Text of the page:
14. Meeting Officers and Committees (See BYM Faith and Practice and specific paragraphs above for additional detail. PFMM committees should keep in touch with BYM committees for the purposes of coordination of activities and sharing of information. PFMM committee concerns and actions will naturally be shaped by the concerns and leadings of participating individuals, but should at the minimum include the following responsibilities.)

Clerk: The clerk is the servant of the meeting for the execution of its business affairs, convening regular or specially called meetings for business, guiding deliberations, and carrying out the meeting’s instructions for actions between business meetings. The clerk attends Ministry and Council meetings as an ex officio member.

Recording Clerk: The recording clerk records the minutes of those decisions made by the meeting. The recording clerk is responsible for the preparation of an accurate final copy of the minutes, which becomes a permanent record of the meeting.

Treasurer: The treasurer is responsible for the custody and disbursement of meeting funds, as directed by the meeting. The treasurer should keep accurate records and report to the meeting regularly or on reasonable request.

Historian: The historian maintains the permanent record of the meeting, including minutes, special events information, newspaper clippings, etc. The historian forwards copies of records to Quaker archives as required.

Calendar/Mailing: Responsible for gathering information for, preparation of and (e-)mailing the meeting monthly calendar.

Librarian: The librarian is responsible for maintaining the books, information and educational materials in the meeting library.

Quarterly Meeting Representative: Represents Patuxent Friends at Chesapeake Quarterly Meeting. Reports back on Quarterly Meeting issues, discussion and results.

Ministry and Counsel Committee: Helps to build and maintain a community which unites all in the meeting in a shared spiritual life, and which inspires all to walk in the Light. Concerned primarily with what happens when the meeting gathers for worship or for business. Also considers the needs of individuals within the meeting as necessary. Facilitates the formation of clearness committes as requested. Meets on a monthly basis. Welcomes newcomers and visitors to meeting. Drafts the yearly report on the spiritual state of the meeting.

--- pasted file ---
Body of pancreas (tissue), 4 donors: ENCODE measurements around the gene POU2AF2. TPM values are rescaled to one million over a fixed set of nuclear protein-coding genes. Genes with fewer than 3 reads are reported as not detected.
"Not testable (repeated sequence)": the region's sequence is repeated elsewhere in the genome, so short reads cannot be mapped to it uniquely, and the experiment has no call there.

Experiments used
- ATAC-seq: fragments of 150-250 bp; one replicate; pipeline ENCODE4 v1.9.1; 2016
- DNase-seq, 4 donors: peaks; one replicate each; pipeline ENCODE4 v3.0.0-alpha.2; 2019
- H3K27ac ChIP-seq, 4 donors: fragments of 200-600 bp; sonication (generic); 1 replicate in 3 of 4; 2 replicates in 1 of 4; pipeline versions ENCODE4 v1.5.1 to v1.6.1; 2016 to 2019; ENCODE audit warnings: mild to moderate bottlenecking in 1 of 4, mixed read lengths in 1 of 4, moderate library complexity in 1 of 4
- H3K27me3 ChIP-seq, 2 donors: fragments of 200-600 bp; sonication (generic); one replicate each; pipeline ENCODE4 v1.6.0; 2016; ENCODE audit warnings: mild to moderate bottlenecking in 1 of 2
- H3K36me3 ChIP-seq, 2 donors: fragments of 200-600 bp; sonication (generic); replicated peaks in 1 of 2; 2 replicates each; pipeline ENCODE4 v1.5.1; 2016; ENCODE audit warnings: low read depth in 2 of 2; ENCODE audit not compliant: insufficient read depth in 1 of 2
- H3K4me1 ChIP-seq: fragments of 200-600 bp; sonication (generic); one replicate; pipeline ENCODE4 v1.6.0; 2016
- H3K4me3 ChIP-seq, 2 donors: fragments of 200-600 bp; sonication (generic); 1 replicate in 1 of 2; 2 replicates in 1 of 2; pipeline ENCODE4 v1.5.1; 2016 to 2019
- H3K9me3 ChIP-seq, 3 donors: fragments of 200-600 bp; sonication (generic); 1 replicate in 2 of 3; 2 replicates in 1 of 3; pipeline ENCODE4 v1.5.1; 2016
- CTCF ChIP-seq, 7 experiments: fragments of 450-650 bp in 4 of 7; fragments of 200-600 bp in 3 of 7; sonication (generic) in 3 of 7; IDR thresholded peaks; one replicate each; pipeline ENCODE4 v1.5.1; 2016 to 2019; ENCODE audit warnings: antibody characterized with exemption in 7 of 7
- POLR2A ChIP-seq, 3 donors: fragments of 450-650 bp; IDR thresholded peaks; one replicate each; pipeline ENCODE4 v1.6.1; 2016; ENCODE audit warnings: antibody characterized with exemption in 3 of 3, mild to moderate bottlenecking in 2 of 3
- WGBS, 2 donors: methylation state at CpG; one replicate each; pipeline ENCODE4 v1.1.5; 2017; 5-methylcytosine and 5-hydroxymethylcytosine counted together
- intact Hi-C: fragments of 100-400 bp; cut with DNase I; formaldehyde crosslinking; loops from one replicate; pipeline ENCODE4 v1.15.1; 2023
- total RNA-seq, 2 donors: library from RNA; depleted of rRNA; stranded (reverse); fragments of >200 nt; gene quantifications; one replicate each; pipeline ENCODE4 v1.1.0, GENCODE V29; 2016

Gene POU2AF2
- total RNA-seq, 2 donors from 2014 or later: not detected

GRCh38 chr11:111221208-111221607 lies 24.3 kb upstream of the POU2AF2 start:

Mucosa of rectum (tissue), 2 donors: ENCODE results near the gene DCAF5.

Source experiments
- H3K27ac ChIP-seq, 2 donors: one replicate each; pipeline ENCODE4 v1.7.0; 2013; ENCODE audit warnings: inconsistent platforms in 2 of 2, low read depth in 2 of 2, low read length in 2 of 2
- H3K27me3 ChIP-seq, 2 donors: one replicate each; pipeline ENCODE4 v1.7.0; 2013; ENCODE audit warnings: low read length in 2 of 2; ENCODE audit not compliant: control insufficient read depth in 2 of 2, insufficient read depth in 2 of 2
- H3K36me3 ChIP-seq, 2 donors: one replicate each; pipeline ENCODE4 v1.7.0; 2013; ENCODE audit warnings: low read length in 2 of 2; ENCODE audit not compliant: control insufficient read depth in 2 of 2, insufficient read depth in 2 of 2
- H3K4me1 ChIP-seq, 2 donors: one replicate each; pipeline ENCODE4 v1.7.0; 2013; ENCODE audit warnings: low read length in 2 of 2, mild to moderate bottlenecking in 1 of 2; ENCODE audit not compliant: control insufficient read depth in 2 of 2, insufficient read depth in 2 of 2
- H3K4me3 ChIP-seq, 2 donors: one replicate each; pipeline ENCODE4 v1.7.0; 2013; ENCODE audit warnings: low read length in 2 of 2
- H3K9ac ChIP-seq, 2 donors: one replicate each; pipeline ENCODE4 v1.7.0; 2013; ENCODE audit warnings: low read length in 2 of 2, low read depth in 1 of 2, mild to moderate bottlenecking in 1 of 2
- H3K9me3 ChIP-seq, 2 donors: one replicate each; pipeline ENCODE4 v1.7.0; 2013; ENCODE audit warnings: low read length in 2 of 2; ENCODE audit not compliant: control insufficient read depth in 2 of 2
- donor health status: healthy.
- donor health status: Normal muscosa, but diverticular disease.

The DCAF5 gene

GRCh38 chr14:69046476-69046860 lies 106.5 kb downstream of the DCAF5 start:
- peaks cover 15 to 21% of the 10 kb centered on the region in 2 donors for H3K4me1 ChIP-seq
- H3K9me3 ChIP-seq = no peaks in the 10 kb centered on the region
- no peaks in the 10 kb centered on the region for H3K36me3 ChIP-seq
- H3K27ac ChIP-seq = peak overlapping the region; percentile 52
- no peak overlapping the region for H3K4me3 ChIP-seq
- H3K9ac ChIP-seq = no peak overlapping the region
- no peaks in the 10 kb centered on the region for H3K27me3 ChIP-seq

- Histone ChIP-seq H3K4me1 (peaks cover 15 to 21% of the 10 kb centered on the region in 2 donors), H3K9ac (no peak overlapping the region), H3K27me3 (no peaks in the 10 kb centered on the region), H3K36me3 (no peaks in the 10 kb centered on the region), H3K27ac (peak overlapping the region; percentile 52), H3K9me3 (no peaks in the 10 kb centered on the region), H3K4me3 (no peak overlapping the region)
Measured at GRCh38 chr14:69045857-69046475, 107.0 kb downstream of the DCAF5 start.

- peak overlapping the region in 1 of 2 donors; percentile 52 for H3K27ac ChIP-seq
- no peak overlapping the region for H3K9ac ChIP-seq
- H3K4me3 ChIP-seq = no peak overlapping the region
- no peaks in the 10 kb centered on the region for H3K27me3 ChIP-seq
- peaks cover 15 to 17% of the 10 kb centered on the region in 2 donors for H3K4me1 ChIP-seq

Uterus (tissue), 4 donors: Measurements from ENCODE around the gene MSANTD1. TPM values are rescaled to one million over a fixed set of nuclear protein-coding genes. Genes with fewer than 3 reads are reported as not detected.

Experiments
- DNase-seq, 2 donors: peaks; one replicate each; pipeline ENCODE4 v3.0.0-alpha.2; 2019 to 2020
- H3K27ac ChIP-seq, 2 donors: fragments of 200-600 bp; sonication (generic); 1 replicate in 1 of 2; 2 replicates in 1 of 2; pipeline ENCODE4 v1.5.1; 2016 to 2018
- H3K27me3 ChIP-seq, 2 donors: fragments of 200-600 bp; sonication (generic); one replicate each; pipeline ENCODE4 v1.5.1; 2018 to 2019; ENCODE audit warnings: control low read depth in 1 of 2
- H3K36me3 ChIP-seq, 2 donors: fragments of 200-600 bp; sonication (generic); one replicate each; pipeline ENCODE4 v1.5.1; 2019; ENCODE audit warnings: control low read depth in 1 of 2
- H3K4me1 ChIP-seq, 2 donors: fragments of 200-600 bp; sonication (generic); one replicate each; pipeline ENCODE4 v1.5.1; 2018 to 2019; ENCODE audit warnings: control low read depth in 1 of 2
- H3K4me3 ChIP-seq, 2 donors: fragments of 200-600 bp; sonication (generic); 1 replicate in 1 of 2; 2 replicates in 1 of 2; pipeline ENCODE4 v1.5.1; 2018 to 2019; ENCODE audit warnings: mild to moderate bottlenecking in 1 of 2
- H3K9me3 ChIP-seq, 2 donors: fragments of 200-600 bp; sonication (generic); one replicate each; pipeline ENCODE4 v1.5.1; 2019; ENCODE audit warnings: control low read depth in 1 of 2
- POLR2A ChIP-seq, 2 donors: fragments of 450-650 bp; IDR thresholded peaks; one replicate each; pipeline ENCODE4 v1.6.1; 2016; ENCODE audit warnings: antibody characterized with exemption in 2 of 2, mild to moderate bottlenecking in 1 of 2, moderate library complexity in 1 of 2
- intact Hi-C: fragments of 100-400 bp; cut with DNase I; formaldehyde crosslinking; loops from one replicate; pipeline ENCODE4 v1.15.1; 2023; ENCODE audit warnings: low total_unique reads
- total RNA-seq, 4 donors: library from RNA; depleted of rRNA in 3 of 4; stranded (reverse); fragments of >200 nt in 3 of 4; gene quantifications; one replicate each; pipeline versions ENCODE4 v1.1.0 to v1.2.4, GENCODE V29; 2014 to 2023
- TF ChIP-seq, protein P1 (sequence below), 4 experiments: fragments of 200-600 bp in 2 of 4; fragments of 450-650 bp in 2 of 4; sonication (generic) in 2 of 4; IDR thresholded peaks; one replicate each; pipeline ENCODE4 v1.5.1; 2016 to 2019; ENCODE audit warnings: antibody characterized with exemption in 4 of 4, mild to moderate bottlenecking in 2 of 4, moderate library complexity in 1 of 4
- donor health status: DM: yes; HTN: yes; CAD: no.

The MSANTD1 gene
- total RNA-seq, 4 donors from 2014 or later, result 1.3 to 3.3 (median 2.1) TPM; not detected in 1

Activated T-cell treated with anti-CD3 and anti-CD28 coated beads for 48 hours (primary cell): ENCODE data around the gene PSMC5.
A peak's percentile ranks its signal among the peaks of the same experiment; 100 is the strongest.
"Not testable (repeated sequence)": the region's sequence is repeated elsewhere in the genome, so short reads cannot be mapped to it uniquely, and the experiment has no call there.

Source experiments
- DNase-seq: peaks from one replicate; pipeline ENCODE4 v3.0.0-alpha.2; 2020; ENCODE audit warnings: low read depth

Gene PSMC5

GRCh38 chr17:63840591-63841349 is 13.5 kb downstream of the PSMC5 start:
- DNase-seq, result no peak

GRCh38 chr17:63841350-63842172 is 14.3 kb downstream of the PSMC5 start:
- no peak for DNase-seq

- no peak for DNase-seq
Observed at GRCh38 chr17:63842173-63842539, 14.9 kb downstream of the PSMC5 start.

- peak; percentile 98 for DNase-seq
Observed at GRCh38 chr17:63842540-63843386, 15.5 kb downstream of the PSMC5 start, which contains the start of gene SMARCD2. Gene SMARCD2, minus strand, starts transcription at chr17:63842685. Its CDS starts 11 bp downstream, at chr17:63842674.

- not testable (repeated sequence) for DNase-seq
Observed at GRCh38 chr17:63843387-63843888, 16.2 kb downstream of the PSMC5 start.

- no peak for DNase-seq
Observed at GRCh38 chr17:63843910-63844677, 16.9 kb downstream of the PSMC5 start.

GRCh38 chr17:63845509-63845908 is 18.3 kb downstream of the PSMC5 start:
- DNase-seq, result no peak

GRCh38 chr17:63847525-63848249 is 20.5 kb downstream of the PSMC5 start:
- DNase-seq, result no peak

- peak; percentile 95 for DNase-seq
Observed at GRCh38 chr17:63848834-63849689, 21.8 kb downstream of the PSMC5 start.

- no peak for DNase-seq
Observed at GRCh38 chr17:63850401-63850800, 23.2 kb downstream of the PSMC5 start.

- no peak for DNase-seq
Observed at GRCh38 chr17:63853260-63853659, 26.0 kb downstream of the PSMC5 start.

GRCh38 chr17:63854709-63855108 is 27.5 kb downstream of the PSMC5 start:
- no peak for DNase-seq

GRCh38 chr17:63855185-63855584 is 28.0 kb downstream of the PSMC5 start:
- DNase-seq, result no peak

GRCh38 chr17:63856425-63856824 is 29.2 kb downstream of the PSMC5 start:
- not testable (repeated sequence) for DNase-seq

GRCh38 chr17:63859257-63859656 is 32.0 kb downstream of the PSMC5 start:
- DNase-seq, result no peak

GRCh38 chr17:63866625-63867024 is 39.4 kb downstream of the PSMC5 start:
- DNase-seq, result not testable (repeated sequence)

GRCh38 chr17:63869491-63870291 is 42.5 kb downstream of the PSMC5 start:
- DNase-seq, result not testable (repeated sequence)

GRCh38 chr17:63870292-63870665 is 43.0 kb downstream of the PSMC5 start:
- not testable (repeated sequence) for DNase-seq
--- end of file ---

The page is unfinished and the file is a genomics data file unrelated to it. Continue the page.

Finance Committee: Advises, supports and assists the treasurer in the responsible stewardship of meeting resources. Coordinates periodic audits of meeting financial records as required. Prepares annual budgets and proposes year end giving for meeting’s consideration and approval. Periodically reviews the meeting’s corporate witness with respect to contributions to Quaker and other organizations which reflect Friend’s testimonies. The treasurer is ex officio a member of this committee.

Peace and Social Action Committee: Brings issues of regional, national and international concern to the attention of the meeting. When appropriate, proposes specific action to be undertaken by Patuxent Friends MM to meet community or humanitarian needs.

Religious Education Committee: Charged with the guidance and conducting of the formal religious education programs of the meeting. Includes both First Day School and Adult Religious Education programs.

Building and Grounds Committee: Coordinates upkeep, maintenance and planned improvements of the meetinghouse, annex, property and the Patuxent Friends Cemetery in Hughesville, MD.

Outreach Committee: Looks for opportunities to extend Quaker fellowship to our wider community, and bring opportunities for social action to the attention of the meeting. Carry the message of Quakerism into the community, to those who are seekers but who have not yet heard of Friends. Checks the answering machine for messages and passes the information onto the appropriate person. The outreach committee also has care of the Social Concerns Fund process.